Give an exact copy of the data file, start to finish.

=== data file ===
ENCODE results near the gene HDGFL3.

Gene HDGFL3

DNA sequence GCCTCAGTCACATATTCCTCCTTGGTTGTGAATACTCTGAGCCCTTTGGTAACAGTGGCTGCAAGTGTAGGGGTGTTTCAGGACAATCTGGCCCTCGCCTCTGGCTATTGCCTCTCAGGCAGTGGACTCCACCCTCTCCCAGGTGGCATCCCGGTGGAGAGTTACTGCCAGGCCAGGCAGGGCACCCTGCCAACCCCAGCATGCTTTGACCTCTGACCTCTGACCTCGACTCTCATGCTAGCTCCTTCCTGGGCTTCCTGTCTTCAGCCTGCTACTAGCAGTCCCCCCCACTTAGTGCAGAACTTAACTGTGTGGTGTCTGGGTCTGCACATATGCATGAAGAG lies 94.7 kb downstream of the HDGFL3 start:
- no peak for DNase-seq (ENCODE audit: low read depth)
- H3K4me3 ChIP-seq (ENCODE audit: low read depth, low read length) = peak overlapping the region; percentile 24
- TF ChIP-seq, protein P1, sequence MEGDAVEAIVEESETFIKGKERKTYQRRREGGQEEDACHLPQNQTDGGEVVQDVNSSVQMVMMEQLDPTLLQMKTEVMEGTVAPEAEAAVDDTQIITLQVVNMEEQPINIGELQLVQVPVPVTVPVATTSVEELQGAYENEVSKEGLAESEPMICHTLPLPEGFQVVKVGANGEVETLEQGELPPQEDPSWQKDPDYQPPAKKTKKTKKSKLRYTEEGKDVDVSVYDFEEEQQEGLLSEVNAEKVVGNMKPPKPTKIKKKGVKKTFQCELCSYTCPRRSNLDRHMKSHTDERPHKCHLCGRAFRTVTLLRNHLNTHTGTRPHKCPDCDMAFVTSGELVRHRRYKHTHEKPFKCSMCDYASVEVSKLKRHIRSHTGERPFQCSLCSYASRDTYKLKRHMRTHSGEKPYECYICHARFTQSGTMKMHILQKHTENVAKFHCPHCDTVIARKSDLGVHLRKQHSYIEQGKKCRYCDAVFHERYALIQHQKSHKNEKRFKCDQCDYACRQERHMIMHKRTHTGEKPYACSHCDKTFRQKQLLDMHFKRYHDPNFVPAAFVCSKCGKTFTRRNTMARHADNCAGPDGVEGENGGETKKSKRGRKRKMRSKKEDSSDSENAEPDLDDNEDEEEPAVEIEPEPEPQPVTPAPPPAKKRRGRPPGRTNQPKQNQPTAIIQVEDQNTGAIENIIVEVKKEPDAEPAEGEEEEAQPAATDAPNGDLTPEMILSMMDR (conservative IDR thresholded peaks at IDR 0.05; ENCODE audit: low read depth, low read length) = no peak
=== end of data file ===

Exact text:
ENCODE results near the gene HDGFL3.

Gene HDGFL3

DNA sequence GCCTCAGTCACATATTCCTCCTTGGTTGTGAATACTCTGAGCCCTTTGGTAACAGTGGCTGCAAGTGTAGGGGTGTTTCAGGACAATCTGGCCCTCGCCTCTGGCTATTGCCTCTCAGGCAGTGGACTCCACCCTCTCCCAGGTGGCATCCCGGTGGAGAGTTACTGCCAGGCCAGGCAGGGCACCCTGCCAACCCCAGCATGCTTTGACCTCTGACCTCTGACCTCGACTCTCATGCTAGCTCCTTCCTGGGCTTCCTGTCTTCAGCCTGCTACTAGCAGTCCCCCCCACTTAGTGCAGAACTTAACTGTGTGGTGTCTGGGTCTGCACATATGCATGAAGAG lies 94.7 kb downstream of the HDGFL3 start:
- no peak for DNase-seq (ENCODE audit: low read depth)
- H3K4me3 ChIP-seq (ENCODE audit: low read depth, low read length) = peak overlapping the region; percentile 24
- TF ChIP-seq, protein P1, sequence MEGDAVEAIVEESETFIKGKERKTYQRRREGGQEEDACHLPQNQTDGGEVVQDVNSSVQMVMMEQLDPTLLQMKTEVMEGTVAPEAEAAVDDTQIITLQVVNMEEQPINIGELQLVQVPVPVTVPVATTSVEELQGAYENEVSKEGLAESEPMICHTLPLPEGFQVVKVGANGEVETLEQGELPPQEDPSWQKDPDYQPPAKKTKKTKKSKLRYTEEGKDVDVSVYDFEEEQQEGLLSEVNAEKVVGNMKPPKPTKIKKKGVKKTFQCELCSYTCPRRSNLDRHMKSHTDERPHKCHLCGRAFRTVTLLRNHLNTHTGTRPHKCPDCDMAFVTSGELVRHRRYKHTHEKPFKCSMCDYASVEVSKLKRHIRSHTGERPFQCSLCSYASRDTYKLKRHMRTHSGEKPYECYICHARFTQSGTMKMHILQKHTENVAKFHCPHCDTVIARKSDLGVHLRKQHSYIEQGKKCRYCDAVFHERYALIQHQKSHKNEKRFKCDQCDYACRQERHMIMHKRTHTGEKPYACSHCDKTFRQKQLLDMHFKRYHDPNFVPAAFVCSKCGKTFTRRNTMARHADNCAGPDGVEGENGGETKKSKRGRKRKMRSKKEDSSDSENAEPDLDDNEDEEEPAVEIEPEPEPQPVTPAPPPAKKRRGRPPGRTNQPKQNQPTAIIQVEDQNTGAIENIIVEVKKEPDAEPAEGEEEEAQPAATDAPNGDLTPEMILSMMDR (conservative IDR thresholded peaks at IDR 0.05; ENCODE audit: low read depth, low read length) = no peak